Plants can even adjust their circadian rhythm to defend themselves from predators, further increasing their chances of survival. Other studies of the same weed showed that the plant’s circadian clock issued the release of a foul-smelling chemical (9) right around the typical eating times of their primary predator, a cabbage looper caterpillar. As a result, the caterpillars lost their appetite, and the weed suffered less damage.
Plants can sway and move to grow closer toward light (10), but unlike humans, they can’t just get up and move to a new habitat to sleep better. Their circadian cycle enables them to watch for changes in their environment and adapt accordingly.
Some Plants Have Leaves that Curl in at Night
Charles Darwin was one of the first believers in plant sleep, noting that their leaf movement changed at night. Some modern researchers agree with his findings. The leaves and branches of European silver birch trees consistently droop by about 10 centimeters (11) during the night and slowly return to their daytime positions before sunrise. In order to avoid disrupting the plant’s circadian rhythms, researchers used infrared light to scan and measure the plant's movements.
Similarly, many flowers seem to sleep at night. For example, tulips, crocuses, and morning glories all close their flowers when it gets dark.
Some Plants Move Their Leaves During the Day
There’s one problem with viewing leaf movements as definitive proof that plants sleep. Plants can perform these leaf movements during the day, too. One group of researchers studied plant representatives from 22 different species. They found that some plants dropped their leaves during the night, while others performed leaf movements in cycles as short as two hours. Others’ leaf movements appeared completely random, suggesting that circadian rhythms in plants may be affected by more complex factors than just sunlight.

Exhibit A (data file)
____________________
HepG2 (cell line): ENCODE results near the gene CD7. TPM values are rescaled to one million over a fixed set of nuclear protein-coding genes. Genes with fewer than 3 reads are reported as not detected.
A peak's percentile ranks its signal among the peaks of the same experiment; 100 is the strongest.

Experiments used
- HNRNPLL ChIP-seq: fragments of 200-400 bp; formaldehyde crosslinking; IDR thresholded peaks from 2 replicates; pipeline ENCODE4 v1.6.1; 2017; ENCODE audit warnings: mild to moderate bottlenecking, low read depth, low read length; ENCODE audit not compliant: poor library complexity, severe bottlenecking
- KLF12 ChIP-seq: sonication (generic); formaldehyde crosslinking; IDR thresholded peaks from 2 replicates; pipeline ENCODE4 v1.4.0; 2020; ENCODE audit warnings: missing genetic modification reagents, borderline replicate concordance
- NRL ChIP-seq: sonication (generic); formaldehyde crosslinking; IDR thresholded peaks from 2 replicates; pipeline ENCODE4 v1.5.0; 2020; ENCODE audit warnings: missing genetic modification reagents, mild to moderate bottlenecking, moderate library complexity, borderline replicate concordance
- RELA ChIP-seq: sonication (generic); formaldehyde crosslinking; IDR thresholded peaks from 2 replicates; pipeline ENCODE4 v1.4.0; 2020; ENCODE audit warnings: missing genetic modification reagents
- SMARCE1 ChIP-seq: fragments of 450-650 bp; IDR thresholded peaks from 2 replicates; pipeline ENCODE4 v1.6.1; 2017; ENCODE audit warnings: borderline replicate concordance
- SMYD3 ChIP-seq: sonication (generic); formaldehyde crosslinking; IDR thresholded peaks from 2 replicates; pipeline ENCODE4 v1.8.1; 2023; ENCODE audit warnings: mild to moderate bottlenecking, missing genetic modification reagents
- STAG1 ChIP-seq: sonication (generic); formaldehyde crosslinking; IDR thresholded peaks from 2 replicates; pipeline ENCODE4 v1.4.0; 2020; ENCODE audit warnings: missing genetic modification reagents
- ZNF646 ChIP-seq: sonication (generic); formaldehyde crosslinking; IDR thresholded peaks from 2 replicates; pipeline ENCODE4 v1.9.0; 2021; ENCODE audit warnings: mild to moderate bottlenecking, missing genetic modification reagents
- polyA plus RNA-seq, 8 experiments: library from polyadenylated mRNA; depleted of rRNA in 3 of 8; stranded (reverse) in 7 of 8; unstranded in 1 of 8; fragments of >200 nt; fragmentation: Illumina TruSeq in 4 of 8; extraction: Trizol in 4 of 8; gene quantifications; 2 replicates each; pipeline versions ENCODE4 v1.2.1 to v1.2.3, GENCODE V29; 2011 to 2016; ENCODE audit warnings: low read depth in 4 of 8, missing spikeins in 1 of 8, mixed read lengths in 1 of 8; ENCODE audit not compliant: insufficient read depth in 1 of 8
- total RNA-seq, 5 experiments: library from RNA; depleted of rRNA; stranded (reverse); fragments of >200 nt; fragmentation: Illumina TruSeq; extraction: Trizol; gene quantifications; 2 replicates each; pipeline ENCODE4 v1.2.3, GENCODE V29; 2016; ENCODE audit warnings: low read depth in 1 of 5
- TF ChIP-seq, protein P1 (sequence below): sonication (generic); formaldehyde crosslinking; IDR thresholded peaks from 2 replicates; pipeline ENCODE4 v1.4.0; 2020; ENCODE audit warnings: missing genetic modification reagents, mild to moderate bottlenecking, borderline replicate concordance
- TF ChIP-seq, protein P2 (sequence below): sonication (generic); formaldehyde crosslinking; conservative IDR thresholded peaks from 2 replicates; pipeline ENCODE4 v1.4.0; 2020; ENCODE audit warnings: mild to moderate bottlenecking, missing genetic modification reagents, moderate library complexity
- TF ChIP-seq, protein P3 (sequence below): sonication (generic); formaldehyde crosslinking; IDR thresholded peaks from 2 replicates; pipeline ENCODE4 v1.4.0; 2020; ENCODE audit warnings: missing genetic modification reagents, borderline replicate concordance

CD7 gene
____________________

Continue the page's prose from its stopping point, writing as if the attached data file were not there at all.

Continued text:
However, many animals sleep in short cycles, too, so perhaps this is evidence that plant sleep cycles can be as varied as those of animals. As one group of researchers put it, “not all trees sleep the same."
If plants do in fact sleep, they certainly sleep differently than you or I do. To observe how plants sleep for yourself, try adding some plants to your bedroom design. You may even find they help you sleep better.
- https://pubmed.ncbi.nlm.nih.gov/30155794/ Accessed on February 24, 2021.
- https://www.nigms.nih.gov/education/fact-sheets/Pages/circadian-rhythms.aspx Accessed on February 24, 2021.
- https://pubmed.ncbi.nlm.nih.gov/16595397/ Accessed on February 24, 2021
- https://pubmed.ncbi.nlm.nih.gov/29104583/ Accessed on February 24, 2021.
- https://pubmed.ncbi.nlm.nih.gov/25873925/ Accessed on February 24, 2021.
- https://pubmed.ncbi.nlm.nih.gov/8627466/ Accessed on February 24, 2021.
- https://pubmed.ncbi.nlm.nih.gov/20192736/ Accessed on February 24, 2021.
- https://pubmed.ncbi.nlm.nih.gov/16040710/ Accessed on February 24, 2021.
- https://pubmed.ncbi.nlm.nih.gov/22331878/ Accessed on February 24, 2021.
- https://pubmed.ncbi.nlm.nih.gov/22773806/Accessed on February 24, 2021.
- https://pubmed.ncbi.nlm.nih.gov/26973668/ Accessed on February 24, 2021.